Roux-en-Y Gastric Bypass Linked to Risk for Alcohol Use Disorder Hospitalization

Accounting for time-updating alcohol use and body mass index, Roux-en-Y gastric bypass was associated with an increased risk for alcohol use disorder-related hospitalization.

HealthDay News — Roux-en-Y gastric bypass (RYGB) is associated with an increased risk for alcohol use disorder (AUD)-related hospitalizations versus both sleeve gastrectomy and weight management programs, according to a study published online Dec. 14 in JAMA Surgery.

Nadim Mahmud, M.D., from the University of Pennsylvania in Philadelphia, and colleagues evaluated the effect of RYGB, sleeve gastrectomy, or gastric banding on subsequent AUD-related hospitalization and all-cause mortality versus referral to the MOVE! weight management program alone. The analysis included 1,854 patients (body mass index ≥30 kg/m²) treated at 127 Veterans Health Administration health centers.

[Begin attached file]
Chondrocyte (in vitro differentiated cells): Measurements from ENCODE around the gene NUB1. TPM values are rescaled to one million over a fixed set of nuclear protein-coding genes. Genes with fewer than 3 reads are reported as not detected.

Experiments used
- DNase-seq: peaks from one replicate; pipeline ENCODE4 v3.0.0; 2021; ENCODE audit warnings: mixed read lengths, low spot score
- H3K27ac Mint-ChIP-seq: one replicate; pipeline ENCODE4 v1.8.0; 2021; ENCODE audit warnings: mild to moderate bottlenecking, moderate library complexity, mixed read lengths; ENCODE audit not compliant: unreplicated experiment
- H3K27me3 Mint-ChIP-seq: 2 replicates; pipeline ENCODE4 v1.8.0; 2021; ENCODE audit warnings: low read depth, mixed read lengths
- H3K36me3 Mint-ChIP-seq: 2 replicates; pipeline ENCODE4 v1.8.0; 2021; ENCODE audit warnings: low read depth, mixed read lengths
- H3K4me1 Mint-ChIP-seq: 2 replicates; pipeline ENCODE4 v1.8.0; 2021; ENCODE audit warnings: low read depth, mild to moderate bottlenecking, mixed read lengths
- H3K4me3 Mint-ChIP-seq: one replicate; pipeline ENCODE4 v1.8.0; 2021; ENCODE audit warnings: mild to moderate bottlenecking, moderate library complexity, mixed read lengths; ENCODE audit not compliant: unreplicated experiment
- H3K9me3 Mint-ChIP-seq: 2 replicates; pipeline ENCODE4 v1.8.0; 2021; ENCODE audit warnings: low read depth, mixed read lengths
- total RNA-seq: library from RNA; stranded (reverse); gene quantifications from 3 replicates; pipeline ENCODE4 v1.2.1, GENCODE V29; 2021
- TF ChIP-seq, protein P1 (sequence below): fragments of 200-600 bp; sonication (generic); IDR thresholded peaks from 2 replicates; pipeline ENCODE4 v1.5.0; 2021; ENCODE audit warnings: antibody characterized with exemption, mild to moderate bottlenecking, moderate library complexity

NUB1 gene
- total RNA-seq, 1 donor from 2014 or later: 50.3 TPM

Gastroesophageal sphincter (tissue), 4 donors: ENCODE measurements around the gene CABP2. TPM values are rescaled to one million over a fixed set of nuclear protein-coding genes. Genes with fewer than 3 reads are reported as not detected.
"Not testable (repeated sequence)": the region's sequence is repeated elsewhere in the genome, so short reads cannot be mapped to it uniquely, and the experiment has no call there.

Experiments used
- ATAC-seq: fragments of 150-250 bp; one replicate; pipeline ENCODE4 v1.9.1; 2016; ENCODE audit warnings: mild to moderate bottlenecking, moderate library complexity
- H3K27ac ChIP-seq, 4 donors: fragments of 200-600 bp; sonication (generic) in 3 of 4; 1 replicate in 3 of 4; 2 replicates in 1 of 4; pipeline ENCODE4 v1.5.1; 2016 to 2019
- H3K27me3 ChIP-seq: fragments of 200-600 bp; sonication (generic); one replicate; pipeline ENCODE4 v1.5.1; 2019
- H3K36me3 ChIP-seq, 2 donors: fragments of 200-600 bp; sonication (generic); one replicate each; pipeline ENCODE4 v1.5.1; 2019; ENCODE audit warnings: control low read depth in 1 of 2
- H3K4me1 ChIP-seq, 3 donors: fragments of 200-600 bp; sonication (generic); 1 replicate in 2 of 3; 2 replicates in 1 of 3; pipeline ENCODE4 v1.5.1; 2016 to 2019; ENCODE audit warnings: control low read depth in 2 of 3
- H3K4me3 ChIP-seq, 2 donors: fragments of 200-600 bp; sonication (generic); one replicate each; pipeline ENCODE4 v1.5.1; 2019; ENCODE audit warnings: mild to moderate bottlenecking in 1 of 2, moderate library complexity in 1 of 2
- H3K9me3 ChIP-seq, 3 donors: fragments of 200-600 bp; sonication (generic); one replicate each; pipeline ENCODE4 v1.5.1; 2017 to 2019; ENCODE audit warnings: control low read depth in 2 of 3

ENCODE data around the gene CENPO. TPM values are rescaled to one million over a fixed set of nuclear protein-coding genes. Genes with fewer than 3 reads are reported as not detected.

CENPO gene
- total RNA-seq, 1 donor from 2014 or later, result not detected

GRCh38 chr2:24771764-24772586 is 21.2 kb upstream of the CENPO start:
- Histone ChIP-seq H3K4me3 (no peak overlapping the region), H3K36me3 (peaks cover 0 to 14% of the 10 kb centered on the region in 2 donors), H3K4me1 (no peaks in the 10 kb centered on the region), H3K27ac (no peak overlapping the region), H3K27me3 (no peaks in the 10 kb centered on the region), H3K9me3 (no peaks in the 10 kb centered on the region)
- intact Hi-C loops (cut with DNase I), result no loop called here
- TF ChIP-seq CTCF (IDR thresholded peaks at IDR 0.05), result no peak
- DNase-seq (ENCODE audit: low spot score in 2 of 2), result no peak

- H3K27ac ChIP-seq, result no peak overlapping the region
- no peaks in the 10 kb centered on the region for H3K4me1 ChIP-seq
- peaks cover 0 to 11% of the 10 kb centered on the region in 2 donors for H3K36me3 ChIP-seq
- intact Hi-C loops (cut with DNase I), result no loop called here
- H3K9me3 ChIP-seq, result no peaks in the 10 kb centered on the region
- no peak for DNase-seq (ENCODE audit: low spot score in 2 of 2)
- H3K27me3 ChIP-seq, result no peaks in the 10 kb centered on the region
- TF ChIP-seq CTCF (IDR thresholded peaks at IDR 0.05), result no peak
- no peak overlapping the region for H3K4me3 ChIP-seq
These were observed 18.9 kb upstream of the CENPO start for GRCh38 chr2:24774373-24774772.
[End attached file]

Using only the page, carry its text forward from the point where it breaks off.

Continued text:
The researchers found that accounting for time-updating alcohol use and body mass index, RYGB was associated with an increased risk for AUD-related hospitalization versus MOVE! (hazard ratio [HR], 1.70; 95 percent confidence interval [CI], 1.20 to 2.41; P = 0.003) and versus sleeve gastrectomy (HR, 1.98; 95 percent CI, 1.55 to 2.53; P < 0.001). There was no significant difference observed in AUD-related hospitalization between sleeve gastrectomy and MOVE! (HR, 0.76; 95 percent CI, 0.56 to 1.03; P = 0.08). While RYGB was associated with a lower mortality risk compared with MOVE! (HR, 0.63; 95 percent CI, 0.49 to 0.81; P < 0.001), this association was diminished by increasing alcohol use over time.

“The mortality benefit associated with RYGB was diminished by increased alcohol use, highlighting the importance of careful patient selection and alcohol-related counseling for patients undergoing this procedure,” the authors write.

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